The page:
Where did you study and what area of engineering did you qualify in?

I developed a love of science and the natural environment during my school years and followed my passion through to college, studying Environmental and Earth Systems Sciences at University College Cork (UCC). I decided to specialise in environmental science, graduating with a BSc in 2016. I considered applying for a master’s in engineering, but when I was offered a graduate environmental scientist role at ROD, I decided to go straight into industry.

What have been the high points for you in terms of your chosen career?

Working as an environmental scientist within a civil engineering consultancy has taught me a lot, not least because of the sheer range of projects I have been involved in - from urban developments and greenways through to motorways and urban bypasses.

Leading the coordination of the Environmental Impact Assessment Report (EIAR) for the Trinity Wharf Development in Wexford – my home town - was a particular highlight. The proposed mixed-use development, which was granted approval by An Bord Pleanála in April 2020, will see the regeneration of a derelict, brownfield site along the Wexford quay front. The site has great potential as an economic hub, and I am looking forward to seeing how it will benefit the town in the years to come.

What type of challenge do you enjoy most?

I always enjoy starting work on a new project, taking time to understand the different elements of the environment and the design of the proposed development before coordinating a team of specialists to carry out their assessments.

Over the last few years, the projects I have worked on have been located in contrasting baseline environments, with their own unique sensitivities. New projects pose new challenges and opportunities not just in terms of developing the design but also in terms of the measures that can be implemented to mitigate the impact of the proposed development on the receiving environment and to ensure that sustainability is forefront in the design.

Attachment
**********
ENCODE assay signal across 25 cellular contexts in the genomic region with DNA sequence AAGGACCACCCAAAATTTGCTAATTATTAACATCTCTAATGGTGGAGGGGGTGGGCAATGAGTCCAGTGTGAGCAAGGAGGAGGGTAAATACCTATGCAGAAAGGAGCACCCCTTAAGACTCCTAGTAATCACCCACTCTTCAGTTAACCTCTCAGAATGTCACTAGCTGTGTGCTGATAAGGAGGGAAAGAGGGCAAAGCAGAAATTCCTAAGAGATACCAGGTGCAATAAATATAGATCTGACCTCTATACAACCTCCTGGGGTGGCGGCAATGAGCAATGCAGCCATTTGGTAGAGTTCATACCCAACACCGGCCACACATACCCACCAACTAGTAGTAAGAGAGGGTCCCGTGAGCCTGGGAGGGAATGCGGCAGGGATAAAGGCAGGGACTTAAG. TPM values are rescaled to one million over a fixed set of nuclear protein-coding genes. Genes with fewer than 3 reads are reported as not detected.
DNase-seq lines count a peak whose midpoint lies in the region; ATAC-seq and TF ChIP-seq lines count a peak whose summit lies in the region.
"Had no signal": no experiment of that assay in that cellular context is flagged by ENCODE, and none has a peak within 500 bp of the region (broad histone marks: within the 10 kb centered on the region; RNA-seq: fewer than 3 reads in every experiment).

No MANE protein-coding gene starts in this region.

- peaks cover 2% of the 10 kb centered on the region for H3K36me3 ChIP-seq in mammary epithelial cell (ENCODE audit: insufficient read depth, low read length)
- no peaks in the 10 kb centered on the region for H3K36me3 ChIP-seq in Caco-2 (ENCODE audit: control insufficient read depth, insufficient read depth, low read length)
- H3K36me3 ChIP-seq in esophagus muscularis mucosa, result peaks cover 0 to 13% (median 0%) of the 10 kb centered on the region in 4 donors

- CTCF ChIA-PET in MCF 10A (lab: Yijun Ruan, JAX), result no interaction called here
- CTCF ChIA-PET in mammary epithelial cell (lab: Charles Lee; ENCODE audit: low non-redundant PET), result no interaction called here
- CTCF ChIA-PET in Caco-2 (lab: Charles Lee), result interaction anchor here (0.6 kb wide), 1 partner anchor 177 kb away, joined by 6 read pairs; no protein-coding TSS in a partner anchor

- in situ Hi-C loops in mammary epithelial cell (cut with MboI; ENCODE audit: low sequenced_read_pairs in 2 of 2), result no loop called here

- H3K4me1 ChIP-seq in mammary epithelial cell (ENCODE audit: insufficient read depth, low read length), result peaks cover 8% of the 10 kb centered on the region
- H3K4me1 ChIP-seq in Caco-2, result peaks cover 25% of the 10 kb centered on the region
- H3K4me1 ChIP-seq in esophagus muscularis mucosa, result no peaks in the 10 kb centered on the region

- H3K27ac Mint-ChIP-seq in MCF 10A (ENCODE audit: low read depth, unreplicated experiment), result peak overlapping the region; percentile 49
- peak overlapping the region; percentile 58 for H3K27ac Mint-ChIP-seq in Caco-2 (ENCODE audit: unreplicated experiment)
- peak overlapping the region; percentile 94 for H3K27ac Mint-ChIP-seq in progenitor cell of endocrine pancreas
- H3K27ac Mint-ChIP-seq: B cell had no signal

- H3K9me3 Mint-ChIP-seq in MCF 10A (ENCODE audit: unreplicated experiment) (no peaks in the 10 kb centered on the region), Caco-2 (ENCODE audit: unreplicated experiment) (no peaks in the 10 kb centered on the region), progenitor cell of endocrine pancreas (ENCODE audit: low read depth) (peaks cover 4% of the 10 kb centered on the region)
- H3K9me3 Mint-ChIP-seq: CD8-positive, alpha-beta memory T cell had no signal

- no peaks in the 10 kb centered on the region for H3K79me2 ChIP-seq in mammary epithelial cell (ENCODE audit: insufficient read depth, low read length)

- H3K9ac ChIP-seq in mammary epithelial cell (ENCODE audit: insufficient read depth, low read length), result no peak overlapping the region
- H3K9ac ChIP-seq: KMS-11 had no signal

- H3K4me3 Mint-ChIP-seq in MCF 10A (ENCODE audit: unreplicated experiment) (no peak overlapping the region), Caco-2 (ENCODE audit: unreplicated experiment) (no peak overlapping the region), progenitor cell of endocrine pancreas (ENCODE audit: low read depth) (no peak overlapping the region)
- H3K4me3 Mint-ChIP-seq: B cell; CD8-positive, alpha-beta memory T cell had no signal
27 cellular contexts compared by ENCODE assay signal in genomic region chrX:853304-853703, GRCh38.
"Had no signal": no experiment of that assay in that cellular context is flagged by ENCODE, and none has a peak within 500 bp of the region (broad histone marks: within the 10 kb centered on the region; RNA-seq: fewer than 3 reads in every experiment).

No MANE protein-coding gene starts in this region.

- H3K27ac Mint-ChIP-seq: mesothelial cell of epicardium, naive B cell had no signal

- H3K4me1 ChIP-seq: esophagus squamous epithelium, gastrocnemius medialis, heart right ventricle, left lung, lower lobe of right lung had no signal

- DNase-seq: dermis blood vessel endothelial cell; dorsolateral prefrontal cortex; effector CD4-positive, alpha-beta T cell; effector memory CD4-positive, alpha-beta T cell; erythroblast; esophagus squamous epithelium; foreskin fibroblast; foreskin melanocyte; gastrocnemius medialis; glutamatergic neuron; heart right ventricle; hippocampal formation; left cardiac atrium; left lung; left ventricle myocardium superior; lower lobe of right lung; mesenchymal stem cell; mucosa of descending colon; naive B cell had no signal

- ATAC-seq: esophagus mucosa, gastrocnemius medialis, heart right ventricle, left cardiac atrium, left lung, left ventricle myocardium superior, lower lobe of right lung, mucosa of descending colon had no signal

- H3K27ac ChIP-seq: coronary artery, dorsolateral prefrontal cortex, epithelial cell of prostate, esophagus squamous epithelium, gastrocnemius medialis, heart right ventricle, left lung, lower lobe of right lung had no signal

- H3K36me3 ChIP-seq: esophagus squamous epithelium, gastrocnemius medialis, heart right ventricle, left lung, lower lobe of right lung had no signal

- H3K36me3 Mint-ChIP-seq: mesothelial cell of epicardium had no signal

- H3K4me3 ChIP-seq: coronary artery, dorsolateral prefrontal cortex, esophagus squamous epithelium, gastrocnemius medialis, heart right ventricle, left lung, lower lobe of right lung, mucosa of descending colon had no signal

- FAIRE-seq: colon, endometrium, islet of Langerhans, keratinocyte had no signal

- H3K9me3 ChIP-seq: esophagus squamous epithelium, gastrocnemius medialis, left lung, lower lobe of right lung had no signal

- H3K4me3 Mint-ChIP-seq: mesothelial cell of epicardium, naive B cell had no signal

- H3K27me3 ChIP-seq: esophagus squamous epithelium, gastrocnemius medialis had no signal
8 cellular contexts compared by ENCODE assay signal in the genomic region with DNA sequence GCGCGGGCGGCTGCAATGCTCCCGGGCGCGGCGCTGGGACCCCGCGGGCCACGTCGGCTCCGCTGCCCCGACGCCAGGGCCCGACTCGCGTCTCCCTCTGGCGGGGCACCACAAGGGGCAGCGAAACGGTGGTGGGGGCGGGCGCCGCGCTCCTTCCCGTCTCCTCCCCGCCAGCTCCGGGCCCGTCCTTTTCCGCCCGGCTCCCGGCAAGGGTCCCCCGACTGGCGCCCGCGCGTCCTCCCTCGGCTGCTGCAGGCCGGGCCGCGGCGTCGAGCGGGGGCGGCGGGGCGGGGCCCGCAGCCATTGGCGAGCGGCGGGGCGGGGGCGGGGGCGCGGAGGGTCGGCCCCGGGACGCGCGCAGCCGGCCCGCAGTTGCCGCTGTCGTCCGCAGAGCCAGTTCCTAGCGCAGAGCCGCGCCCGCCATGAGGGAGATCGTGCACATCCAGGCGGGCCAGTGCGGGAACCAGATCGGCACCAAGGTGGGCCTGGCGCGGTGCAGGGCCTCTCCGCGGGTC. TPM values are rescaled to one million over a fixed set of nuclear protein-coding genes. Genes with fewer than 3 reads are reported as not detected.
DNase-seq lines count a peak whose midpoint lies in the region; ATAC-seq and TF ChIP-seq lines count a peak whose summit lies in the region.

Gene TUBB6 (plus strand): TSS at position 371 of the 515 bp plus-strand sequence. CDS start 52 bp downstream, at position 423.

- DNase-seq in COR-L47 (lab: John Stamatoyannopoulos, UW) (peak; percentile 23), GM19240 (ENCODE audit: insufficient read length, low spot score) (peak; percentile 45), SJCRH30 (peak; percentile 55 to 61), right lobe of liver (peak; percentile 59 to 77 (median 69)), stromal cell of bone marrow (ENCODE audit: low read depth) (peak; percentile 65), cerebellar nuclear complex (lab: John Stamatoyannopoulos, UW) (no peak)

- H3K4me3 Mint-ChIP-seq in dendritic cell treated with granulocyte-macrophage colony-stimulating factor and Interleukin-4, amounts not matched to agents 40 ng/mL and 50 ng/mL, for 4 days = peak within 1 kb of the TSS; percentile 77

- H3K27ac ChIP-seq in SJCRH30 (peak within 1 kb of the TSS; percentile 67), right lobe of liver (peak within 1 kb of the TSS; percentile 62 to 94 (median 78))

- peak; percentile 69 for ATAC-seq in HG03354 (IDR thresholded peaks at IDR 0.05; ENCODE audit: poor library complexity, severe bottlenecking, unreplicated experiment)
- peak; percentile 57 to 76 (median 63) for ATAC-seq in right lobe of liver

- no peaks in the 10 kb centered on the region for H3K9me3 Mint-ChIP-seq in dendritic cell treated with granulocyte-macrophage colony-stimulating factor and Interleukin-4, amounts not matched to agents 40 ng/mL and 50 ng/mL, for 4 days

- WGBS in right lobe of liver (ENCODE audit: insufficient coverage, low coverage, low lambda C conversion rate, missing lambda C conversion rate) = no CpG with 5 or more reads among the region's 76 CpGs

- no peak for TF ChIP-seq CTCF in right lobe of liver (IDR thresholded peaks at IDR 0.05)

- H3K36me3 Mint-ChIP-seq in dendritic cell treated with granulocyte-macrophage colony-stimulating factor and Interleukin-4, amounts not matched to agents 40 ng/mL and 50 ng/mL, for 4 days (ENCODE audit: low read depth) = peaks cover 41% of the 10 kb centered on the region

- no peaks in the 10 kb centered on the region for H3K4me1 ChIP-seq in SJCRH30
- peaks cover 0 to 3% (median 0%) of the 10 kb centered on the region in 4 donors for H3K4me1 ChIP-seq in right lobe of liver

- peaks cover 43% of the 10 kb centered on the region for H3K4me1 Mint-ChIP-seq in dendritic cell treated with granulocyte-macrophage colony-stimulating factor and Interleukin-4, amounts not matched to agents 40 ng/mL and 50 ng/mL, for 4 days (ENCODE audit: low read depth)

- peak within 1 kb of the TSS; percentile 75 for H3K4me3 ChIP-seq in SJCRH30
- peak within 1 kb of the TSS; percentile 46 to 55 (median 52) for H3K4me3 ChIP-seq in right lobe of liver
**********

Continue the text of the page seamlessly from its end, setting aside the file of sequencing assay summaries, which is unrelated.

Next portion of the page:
What projects have you learned most from?

Since joining ROD four years ago, I have greatly developed my knowledge of civil engineering and road design in particular. I acted as environmental coordinator on the Foynes to Limerick Road (including Adare Bypass) project, which was recently progressed through Oral Hearing. Through the development of the EIAR and Natura Impact Statement (NIS), I gained an in-depth knowledge of the complexities involved in designing major infrastructure schemes, including finding design solutions to meet the needs of the receiving environment across the full length of the proposed development. 

What direction would you like to see your career taking?

Environmental assessment is a fast-moving field, with rulings from Irish and European Courts regularly resulting in changes to assessments. To keep up-to-date with developments, I am undertaking an Advanced Diploma in Planning and Environmental Law at King’s Inns in Dublin. I hope to take on more leadership roles as I progress my career, and I am currently acting as a mentor to a graduate environmental scientist within our team.  

What advice would you give to a young woman starting out in her career?

I would encourage young women starting out in their careers to be confident, focus on their interests, promote their strengths and also work on their weaknesses, even if it means stepping out of their comfort zone to do so.

What advice would you give to a teacher or parent hoping to encourage young girls to consider engineering?

At primary level, I think it is important that teachers and parents encourage children to explore the “how and why of how things happen” by incorporating practical elements into classes and playtime. At secondary level, schools, particularly all-girls schools, should offer a broad range of subject choices, including physics and technical drawing, so students’ future career options are not limited.


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